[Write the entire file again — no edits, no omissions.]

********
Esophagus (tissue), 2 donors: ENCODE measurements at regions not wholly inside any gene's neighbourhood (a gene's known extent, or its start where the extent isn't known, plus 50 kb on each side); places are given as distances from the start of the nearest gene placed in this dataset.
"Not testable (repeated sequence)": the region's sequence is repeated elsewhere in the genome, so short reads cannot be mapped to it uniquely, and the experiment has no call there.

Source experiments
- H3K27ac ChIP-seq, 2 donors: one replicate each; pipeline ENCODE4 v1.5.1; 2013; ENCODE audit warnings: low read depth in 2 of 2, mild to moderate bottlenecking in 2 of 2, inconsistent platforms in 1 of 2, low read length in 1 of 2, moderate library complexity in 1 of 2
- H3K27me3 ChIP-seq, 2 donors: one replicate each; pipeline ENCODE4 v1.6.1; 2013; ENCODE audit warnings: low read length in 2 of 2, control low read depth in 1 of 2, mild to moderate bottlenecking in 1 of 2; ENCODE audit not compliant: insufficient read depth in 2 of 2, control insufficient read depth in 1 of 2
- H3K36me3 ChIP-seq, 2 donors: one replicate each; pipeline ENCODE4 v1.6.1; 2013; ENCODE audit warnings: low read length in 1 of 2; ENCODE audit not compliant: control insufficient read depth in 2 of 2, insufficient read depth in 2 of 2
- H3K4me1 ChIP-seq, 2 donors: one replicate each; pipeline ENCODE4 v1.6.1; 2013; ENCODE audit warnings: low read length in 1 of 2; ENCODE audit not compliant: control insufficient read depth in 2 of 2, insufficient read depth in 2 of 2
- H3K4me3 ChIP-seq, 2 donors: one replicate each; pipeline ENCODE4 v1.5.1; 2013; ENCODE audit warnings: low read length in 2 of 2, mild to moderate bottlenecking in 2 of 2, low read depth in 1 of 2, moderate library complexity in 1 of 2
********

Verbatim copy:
Esophagus (tissue), 2 donors: ENCODE measurements at regions not wholly inside any gene's neighbourhood (a gene's known extent, or its start where the extent isn't known, plus 50 kb on each side); places are given as distances from the start of the nearest gene placed in this dataset.
"Not testable (repeated sequence)": the region's sequence is repeated elsewhere in the genome, so short reads cannot be mapped to it uniquely, and the experiment has no call there.

Source experiments
- H3K27ac ChIP-seq, 2 donors: one replicate each; pipeline ENCODE4 v1.5.1; 2013; ENCODE audit warnings: low read depth in 2 of 2, mild to moderate bottlenecking in 2 of 2, inconsistent platforms in 1 of 2, low read length in 1 of 2, moderate library complexity in 1 of 2
- H3K27me3 ChIP-seq, 2 donors: one replicate each; pipeline ENCODE4 v1.6.1; 2013; ENCODE audit warnings: low read length in 2 of 2, control low read depth in 1 of 2, mild to moderate bottlenecking in 1 of 2; ENCODE audit not compliant: insufficient read depth in 2 of 2, control insufficient read depth in 1 of 2
- H3K36me3 ChIP-seq, 2 donors: one replicate each; pipeline ENCODE4 v1.6.1; 2013; ENCODE audit warnings: low read length in 1 of 2; ENCODE audit not compliant: control insufficient read depth in 2 of 2, insufficient read depth in 2 of 2
- H3K4me1 ChIP-seq, 2 donors: one replicate each; pipeline ENCODE4 v1.6.1; 2013; ENCODE audit warnings: low read length in 1 of 2; ENCODE audit not compliant: control insufficient read depth in 2 of 2, insufficient read depth in 2 of 2
- H3K4me3 ChIP-seq, 2 donors: one replicate each; pipeline ENCODE4 v1.5.1; 2013; ENCODE audit warnings: low read length in 2 of 2, mild to moderate bottlenecking in 2 of 2, low read depth in 1 of 2, moderate library complexity in 1 of 2